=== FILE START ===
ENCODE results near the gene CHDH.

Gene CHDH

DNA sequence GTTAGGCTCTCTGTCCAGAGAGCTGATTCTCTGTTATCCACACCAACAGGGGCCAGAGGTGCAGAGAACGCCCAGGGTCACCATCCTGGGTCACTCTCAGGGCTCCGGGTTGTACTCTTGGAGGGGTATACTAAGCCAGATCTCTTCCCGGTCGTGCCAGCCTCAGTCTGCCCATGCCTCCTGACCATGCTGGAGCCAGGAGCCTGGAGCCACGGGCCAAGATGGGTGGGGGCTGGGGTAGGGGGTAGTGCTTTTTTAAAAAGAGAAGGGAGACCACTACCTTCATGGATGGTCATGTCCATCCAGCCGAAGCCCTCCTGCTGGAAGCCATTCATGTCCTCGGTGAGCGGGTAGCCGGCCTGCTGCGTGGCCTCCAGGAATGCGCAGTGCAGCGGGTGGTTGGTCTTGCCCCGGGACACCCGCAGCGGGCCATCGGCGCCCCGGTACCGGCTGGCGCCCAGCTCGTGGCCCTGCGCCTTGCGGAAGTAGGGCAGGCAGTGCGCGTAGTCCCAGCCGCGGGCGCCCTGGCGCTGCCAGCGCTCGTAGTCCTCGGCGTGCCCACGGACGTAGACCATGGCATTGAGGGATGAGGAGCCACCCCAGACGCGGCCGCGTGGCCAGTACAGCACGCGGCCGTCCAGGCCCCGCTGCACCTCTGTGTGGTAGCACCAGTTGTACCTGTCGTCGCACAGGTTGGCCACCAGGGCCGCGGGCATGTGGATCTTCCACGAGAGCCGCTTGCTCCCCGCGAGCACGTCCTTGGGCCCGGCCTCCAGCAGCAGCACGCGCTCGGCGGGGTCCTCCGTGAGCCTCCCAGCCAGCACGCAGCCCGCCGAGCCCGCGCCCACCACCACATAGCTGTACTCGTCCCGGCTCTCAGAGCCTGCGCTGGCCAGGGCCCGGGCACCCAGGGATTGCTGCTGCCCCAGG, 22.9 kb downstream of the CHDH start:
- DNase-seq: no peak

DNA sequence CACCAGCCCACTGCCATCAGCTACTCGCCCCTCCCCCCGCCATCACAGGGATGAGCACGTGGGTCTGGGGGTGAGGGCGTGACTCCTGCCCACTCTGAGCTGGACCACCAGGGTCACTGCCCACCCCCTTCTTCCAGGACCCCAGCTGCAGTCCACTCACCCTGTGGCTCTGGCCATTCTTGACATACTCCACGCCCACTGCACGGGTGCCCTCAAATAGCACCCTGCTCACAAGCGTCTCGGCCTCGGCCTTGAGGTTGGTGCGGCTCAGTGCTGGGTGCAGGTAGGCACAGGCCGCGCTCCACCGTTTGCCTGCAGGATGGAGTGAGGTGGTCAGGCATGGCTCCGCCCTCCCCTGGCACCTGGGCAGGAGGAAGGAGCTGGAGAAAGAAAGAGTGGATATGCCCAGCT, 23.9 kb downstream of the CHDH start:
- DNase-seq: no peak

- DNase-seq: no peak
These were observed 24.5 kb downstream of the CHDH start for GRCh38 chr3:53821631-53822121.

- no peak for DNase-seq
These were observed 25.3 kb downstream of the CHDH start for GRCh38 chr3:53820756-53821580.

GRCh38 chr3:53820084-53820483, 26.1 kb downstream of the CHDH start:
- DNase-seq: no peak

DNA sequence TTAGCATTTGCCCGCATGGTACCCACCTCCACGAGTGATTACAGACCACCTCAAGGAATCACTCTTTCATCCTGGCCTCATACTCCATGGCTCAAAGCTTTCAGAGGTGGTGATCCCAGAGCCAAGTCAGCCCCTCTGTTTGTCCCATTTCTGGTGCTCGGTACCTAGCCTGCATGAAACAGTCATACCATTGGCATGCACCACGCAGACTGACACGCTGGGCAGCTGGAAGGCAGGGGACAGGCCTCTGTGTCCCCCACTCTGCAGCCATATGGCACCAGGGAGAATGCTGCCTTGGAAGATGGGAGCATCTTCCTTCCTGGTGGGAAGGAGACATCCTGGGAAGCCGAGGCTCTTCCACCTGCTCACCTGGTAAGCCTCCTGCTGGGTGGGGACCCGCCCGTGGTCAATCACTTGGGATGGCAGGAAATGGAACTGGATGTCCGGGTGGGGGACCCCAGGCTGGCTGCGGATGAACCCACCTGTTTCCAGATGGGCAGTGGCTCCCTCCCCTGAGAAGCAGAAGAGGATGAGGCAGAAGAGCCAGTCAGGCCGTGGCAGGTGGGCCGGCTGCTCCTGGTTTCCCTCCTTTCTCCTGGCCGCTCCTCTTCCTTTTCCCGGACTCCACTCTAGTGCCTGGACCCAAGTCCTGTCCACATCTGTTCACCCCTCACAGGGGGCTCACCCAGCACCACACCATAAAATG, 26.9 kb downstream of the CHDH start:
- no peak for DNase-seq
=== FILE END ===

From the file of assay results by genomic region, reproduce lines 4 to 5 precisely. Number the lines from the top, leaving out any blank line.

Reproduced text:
- DNase-seq: no peak

DNA sequence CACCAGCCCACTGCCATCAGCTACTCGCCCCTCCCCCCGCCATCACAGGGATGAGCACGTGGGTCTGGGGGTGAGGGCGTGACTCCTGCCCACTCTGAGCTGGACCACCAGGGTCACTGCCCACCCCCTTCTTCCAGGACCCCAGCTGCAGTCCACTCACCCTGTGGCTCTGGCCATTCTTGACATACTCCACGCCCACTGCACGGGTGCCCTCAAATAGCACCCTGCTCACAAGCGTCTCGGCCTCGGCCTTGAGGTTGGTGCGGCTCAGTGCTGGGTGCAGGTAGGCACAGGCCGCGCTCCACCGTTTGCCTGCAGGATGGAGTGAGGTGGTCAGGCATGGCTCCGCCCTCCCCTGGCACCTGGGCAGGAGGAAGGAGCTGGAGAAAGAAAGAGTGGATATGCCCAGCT, 23.9 kb downstream of the CHDH start: